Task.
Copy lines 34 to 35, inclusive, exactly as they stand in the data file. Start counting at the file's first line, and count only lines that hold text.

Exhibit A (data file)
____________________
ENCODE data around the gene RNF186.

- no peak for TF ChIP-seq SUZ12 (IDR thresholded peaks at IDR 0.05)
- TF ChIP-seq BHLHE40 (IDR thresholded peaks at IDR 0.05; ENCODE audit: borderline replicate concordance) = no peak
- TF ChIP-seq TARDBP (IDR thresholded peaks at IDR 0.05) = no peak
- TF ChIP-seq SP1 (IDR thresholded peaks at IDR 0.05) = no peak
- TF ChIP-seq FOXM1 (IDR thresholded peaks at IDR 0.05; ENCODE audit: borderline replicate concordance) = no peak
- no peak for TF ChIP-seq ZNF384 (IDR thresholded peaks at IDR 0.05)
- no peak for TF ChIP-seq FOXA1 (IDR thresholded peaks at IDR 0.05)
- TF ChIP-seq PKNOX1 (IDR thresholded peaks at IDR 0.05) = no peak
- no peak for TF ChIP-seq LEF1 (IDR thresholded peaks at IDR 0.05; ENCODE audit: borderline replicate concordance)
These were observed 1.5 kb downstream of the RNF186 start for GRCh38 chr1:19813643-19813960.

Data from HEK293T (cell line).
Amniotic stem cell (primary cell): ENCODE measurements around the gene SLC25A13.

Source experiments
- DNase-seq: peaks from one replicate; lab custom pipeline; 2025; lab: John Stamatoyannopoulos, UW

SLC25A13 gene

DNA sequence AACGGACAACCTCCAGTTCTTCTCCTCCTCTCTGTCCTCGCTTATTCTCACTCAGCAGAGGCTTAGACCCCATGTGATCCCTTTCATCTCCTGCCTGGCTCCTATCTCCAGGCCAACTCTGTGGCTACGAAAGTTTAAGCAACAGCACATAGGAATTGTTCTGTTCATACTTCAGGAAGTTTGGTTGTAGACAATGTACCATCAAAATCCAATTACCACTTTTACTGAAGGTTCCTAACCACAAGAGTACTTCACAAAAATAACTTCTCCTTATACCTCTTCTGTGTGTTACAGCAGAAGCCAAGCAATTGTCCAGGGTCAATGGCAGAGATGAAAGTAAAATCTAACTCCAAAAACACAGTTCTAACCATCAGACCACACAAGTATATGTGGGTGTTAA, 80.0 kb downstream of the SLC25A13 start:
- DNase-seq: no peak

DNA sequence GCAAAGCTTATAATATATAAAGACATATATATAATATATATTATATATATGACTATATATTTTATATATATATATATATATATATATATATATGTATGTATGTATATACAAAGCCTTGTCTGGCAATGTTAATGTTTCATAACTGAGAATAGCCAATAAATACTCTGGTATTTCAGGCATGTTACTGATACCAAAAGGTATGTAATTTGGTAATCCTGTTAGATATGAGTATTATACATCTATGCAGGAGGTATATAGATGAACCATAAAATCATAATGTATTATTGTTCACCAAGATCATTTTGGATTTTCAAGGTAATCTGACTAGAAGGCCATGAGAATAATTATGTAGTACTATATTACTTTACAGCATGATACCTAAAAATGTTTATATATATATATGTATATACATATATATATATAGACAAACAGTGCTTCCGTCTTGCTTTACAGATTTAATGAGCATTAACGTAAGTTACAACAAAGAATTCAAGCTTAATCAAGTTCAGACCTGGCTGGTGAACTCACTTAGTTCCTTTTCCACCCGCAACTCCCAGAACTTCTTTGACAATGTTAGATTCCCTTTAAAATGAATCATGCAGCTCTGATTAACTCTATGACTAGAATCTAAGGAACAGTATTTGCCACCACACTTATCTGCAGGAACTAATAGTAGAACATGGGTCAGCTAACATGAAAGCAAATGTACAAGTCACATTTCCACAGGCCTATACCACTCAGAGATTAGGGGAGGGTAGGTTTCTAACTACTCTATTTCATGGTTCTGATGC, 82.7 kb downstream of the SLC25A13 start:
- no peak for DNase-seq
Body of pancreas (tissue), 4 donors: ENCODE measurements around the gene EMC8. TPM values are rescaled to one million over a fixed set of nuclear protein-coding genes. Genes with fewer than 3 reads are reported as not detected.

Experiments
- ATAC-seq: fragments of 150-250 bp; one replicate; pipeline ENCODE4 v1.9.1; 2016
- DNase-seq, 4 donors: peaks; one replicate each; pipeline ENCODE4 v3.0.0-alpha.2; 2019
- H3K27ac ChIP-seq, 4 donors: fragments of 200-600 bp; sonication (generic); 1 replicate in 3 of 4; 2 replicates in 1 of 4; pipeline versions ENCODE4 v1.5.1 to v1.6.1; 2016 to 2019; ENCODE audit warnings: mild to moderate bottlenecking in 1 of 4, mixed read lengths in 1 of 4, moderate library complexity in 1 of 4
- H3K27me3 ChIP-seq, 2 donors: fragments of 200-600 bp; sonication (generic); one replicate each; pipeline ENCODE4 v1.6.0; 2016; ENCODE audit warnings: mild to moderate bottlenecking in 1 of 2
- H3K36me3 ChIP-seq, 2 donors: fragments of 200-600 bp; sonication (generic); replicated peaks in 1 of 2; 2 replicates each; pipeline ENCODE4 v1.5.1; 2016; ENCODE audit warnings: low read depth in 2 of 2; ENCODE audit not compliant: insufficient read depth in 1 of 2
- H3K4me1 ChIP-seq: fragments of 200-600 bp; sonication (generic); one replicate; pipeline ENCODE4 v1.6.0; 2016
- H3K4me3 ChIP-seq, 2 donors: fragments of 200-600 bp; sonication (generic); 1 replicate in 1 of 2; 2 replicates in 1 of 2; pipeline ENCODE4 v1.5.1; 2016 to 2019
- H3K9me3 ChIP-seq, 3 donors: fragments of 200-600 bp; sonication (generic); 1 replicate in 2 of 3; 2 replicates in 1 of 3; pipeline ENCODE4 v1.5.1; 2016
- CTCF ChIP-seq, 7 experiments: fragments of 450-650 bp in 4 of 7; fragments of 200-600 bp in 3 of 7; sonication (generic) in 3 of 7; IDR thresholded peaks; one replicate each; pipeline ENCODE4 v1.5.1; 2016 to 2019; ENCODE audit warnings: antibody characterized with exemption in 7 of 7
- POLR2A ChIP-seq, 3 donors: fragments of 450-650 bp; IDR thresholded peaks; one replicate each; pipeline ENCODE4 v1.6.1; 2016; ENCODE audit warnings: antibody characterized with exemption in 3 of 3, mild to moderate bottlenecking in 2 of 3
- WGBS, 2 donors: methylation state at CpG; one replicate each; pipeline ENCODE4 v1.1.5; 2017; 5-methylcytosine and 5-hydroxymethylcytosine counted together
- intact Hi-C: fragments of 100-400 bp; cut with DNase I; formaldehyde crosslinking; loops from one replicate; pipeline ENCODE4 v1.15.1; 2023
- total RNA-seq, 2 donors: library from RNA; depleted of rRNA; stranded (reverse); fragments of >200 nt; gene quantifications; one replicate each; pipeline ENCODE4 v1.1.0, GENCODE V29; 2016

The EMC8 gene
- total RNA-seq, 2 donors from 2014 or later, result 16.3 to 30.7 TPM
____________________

- intact Hi-C: fragments of 100-400 bp; cut with DNase I; formaldehyde crosslinking; loops from one replicate; pipeline ENCODE4 v1.15.1; 2023
- total RNA-seq, 2 donors: library from RNA; depleted of rRNA; stranded (reverse); fragments of >200 nt; gene quantifications; one replicate each; pipeline ENCODE4 v1.1.0, GENCODE V29; 2016